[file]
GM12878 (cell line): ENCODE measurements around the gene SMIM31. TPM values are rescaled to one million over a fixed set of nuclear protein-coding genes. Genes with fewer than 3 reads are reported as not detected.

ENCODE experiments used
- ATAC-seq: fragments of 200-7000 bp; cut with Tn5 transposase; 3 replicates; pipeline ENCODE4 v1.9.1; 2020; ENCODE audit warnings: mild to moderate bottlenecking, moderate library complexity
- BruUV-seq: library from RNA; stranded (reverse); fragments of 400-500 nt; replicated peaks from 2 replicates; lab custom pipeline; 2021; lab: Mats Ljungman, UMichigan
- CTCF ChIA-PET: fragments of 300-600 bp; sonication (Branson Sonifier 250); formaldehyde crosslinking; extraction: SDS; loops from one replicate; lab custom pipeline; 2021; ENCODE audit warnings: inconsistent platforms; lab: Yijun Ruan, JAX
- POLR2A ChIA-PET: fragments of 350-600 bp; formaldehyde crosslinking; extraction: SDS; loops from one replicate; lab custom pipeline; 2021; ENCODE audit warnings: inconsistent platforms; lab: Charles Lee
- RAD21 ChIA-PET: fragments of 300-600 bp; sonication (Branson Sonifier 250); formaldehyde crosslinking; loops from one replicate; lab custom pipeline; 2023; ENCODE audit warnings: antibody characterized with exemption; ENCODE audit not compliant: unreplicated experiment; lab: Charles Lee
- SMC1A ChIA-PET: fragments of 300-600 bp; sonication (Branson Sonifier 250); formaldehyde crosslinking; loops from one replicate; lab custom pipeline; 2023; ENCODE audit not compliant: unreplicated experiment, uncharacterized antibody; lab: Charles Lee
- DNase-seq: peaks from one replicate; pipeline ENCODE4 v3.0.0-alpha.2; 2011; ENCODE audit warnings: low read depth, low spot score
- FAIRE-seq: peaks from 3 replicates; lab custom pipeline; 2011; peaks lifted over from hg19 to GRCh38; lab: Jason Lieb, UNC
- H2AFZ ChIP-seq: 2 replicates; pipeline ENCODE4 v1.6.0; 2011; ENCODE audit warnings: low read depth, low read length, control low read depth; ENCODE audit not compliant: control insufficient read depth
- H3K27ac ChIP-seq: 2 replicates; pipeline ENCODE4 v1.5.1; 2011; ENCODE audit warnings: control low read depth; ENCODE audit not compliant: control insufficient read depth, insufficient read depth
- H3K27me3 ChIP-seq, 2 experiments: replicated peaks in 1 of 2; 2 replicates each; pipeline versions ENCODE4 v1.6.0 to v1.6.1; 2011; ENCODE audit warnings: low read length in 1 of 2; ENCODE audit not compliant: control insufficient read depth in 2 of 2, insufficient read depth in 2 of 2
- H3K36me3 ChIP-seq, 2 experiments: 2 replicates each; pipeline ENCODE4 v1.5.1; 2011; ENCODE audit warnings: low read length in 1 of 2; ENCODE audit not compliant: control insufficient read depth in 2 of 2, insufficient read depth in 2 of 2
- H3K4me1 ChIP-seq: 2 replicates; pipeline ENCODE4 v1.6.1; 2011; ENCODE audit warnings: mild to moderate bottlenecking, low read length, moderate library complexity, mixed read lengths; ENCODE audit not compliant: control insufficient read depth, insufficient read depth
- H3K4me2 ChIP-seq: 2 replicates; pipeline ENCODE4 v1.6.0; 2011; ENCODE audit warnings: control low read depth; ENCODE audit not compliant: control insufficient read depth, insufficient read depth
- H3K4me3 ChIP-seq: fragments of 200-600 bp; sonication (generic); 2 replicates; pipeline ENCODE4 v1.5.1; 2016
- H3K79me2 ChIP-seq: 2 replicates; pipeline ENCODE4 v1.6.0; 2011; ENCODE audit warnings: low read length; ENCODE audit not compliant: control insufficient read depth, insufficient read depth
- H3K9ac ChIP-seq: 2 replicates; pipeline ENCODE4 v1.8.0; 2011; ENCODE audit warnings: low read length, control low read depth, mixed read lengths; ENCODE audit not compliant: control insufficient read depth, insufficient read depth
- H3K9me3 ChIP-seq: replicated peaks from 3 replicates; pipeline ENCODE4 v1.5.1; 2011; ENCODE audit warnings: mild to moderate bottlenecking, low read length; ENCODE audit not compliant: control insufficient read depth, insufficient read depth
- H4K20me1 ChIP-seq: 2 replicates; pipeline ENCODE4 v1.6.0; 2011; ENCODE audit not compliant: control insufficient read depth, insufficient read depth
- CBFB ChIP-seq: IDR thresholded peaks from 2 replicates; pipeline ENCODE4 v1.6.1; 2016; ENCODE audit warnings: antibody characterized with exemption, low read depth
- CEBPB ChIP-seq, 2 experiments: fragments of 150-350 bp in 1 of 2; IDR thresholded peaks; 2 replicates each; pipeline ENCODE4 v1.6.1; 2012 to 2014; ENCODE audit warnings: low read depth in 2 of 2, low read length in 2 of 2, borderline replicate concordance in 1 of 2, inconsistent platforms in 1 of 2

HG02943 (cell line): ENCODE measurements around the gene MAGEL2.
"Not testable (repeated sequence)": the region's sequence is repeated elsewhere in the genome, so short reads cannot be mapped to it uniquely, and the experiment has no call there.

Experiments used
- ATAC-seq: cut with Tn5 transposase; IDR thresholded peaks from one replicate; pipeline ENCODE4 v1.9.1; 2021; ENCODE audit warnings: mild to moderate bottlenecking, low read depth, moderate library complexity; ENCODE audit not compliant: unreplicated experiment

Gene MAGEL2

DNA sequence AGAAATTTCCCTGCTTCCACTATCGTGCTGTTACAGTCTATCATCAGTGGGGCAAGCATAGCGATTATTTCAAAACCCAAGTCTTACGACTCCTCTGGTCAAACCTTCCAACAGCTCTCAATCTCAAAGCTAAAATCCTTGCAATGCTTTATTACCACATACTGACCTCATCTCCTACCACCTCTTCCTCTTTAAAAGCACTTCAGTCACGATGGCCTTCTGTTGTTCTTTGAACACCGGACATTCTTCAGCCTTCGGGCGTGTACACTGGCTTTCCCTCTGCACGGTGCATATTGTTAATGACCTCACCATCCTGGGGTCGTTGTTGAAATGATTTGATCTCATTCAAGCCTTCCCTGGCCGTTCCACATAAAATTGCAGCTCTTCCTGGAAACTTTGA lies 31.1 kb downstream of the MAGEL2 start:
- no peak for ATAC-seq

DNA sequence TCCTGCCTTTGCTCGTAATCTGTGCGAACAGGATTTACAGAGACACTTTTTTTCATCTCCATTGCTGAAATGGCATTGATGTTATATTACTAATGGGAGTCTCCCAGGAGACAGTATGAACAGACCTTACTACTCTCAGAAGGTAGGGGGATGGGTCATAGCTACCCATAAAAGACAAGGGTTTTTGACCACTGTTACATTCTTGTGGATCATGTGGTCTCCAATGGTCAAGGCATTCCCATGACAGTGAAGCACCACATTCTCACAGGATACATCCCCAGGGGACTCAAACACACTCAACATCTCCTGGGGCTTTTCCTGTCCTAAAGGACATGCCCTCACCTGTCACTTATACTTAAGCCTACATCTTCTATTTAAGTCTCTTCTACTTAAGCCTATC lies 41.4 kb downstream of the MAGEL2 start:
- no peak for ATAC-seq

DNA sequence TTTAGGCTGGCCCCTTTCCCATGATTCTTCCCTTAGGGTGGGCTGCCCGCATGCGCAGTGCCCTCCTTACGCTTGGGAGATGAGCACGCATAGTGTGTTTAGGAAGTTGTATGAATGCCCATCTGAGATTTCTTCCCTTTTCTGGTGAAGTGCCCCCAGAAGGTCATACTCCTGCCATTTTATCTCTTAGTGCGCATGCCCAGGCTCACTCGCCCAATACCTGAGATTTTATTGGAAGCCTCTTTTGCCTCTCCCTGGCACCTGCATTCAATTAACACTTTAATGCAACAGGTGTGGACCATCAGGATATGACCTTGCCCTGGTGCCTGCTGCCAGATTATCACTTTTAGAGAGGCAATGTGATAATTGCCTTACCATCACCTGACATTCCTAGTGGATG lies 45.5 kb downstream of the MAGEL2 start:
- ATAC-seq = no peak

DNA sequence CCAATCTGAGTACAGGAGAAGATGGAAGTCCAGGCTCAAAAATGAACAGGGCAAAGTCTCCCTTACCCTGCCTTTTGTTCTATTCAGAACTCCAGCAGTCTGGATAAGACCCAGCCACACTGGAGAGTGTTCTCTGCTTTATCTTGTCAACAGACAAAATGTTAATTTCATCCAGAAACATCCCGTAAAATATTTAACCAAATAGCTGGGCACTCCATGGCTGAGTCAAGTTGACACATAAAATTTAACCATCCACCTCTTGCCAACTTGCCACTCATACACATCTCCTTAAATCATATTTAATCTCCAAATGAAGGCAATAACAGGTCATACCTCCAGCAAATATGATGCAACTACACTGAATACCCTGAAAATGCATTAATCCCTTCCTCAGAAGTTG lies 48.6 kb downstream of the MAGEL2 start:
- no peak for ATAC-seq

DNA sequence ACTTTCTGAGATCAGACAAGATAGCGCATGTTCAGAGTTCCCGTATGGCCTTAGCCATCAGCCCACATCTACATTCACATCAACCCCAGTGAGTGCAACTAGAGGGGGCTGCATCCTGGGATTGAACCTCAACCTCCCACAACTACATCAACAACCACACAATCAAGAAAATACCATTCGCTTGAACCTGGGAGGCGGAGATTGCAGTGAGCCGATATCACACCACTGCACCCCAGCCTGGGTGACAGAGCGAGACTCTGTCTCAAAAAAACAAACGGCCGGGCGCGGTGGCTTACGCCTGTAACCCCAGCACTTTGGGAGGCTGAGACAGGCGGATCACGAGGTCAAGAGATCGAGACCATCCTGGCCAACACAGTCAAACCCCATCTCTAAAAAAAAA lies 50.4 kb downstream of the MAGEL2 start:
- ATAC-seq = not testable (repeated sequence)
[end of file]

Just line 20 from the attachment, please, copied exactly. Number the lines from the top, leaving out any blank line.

- H3K9me3 ChIP-seq: replicated peaks from 3 replicates; pipeline ENCODE4 v1.5.1; 2011; ENCODE audit warnings: mild to moderate bottlenecking, low read length; ENCODE audit not compliant: control insufficient read depth, insufficient read depth